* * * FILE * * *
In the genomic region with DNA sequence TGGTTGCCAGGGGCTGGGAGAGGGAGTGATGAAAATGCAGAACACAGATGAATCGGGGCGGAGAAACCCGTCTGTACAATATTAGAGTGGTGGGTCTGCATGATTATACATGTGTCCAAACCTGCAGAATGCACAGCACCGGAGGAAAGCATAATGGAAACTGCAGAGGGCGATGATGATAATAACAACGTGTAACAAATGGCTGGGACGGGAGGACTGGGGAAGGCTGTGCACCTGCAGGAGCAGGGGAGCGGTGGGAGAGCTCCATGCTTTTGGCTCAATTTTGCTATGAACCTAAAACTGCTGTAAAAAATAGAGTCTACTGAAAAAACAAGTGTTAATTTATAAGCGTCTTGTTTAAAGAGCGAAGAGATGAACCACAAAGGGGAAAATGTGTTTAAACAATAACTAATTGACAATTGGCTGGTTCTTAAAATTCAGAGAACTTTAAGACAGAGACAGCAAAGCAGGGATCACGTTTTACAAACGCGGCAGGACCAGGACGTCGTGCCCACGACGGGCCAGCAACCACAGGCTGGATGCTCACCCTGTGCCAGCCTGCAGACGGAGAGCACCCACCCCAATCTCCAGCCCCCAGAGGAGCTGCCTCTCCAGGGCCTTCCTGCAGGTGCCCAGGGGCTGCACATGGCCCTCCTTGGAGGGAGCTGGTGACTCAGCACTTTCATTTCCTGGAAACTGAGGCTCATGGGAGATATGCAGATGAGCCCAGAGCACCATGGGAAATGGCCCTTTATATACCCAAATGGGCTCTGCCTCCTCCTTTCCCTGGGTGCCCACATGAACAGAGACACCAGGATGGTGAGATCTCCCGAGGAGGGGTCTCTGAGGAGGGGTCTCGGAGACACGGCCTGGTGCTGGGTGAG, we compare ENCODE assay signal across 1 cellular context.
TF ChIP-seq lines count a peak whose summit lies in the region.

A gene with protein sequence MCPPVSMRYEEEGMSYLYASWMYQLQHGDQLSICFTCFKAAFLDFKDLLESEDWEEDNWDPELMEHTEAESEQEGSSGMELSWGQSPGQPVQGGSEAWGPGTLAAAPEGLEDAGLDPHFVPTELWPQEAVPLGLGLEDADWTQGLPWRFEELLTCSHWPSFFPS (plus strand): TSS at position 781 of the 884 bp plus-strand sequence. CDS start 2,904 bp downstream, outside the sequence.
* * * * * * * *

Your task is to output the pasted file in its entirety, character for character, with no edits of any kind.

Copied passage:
In the genomic region with DNA sequence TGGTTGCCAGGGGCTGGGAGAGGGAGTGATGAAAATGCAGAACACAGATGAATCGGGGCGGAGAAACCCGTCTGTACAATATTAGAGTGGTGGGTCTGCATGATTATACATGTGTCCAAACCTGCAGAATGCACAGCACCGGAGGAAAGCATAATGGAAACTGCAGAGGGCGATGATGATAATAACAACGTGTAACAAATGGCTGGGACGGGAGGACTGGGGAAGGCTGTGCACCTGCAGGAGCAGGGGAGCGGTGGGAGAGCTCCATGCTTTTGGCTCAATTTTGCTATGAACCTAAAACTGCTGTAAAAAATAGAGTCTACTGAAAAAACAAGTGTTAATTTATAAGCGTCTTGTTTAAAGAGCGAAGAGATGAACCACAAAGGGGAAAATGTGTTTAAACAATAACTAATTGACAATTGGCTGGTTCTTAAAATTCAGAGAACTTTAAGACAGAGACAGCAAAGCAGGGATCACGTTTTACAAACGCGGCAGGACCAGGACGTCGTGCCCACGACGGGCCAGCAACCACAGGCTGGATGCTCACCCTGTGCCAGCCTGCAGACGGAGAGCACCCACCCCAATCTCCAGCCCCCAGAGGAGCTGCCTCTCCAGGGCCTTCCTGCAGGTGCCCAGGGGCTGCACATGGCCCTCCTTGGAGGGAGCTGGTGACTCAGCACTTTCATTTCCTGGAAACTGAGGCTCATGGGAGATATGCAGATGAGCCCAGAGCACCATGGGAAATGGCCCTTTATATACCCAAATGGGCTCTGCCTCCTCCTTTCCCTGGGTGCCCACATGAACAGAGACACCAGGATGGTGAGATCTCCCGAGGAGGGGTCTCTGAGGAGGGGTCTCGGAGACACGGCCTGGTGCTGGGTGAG, we compare ENCODE assay signal across 1 cellular context.
TF ChIP-seq lines count a peak whose summit lies in the region.

A gene with protein sequence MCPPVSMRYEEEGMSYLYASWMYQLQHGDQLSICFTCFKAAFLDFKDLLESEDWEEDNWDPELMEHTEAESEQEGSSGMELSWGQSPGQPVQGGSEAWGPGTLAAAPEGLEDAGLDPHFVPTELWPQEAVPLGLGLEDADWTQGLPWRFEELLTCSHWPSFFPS (plus strand): TSS at position 781 of the 884 bp plus-strand sequence. CDS start 2,904 bp downstream, outside the sequence.